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Media Conference Call: Lessons of the Financial Crisis

Speaker: Benn Steil, International Economics Fellow, CFR
Presider: Sebastian Mallaby, International Economics Fellow, CFR
May 14, 2009, New York
Council on Foreign Relations

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SEBASTIAN MALLABY: I'm Sebastian Mallaby. I direct the Center for Geoeconomic Studies at the Council on Foreign Relations. Thank you to everybody for joining this call. One of the best things we've done this year, amongst a range of reports on the Financial Crisis, is Benn Steil's special report, "Lessons of the Financial Crisis."

So the point of this call is to ask Benn to explain the message. If you'd like to get a hold of the report and you don't have one, you can find it on the cfr.org website; even better, cfr.org/cgs for Center for Geoeconomic Studies. It's called "Lessons of the Financial Crisis."

So let me hand it over to Benn. He'll do a sort of 10-minute overview of the report.

BENN STEIL: Thanks, Sebastian.

The first thing I'd like to emphasize is, although the current crisis has had many features that we hadn't seen in previous crises -- for example, the credit default swap market didn't exist 10 years ago -- this crisis is fundamentally a classic bust of a classic credit boom, the sort of bust of a credit boom that we've seen many, many times in the past.

In particular, there are enormous historical parallels with the 1920s. Most people, when they talk about the 1920s, focus on the stock market crash in 1929. But it's important to recognize that there was a massive credit boom across the U.S. economy.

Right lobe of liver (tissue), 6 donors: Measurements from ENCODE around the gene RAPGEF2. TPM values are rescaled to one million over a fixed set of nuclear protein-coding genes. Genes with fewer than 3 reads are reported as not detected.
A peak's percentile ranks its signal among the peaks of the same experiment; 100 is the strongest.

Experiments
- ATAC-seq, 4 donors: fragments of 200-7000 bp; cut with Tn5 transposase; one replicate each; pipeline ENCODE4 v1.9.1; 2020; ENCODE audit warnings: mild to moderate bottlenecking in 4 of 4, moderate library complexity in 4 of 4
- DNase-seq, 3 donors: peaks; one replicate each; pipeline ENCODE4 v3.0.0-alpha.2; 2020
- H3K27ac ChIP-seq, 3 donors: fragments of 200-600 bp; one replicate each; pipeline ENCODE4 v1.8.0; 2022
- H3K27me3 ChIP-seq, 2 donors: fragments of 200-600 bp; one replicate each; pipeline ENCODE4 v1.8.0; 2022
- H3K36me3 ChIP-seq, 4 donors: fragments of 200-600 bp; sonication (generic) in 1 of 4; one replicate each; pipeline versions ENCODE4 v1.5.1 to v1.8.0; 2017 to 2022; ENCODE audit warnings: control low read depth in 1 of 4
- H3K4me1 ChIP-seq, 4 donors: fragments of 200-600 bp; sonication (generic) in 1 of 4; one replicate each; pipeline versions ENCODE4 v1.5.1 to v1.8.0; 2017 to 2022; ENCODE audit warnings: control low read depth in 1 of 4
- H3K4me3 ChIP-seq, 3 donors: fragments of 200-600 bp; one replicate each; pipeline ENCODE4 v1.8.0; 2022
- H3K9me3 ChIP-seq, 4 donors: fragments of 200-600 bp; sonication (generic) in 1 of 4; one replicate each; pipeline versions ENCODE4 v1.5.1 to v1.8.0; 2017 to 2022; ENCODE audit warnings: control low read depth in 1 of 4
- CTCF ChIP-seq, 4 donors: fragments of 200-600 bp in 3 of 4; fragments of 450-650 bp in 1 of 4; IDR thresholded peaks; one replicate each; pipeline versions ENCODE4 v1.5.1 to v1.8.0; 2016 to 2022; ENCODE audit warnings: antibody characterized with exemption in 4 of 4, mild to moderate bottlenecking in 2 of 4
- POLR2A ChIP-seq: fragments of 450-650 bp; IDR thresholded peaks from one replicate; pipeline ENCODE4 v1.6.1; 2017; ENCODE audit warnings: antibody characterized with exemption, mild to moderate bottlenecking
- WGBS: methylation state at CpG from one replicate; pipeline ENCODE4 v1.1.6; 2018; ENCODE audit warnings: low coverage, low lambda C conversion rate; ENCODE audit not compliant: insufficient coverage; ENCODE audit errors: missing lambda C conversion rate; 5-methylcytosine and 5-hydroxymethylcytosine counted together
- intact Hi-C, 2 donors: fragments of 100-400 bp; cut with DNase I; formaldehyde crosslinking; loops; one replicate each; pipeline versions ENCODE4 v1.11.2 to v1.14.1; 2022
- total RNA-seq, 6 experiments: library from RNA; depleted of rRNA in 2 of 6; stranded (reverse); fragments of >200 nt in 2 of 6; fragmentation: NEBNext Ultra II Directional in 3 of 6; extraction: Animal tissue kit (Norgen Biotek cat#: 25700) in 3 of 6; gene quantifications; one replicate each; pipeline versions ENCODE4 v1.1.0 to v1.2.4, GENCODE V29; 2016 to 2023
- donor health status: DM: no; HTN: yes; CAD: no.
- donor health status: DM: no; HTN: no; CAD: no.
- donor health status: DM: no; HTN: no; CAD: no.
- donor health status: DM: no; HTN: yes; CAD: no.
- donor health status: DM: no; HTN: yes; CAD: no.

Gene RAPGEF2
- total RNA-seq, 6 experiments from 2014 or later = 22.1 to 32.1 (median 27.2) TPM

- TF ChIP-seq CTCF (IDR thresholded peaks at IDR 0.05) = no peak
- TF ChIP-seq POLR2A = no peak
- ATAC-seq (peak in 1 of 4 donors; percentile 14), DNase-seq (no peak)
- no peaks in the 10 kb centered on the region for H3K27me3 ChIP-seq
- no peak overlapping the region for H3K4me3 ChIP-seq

There was a real estate bubble as well. And the epicenter of that real estate bubble was actually in Florida. So there are enormous parallels between this crisis and previous ones.

There are a number of very important policies that stoked the buildup of debt, across the economy, over the course of the past decade. I'm going to focus on a few of them. One that I'd mention at the outset, because I don't think it's gotten nearly enough attention, is taxation policy. And I will talk a bit about why I think that's been very important.

I'm concerned that the current focus, reform focus, in Washington at the moment is on what I would call institutional fixes; that is, beefing up and reallocating regulatory responsibilities among regulatory agencies. And I don't think that that's nearly enough, however important it might be, to make sure that we don't get into a crisis like this again.

And the reason that I say that is that there are many aspects of the crisis as it was developing that were actually quite consistent with some general thrust of government policy; for example, expanding credit to low-income households, or in the case of U.S. investment banks, increasing their leverage - there was a great concern in Washington with increasingly the competitiveness of U.S. financial institutions, particularly vis-a-vis the European counterparts.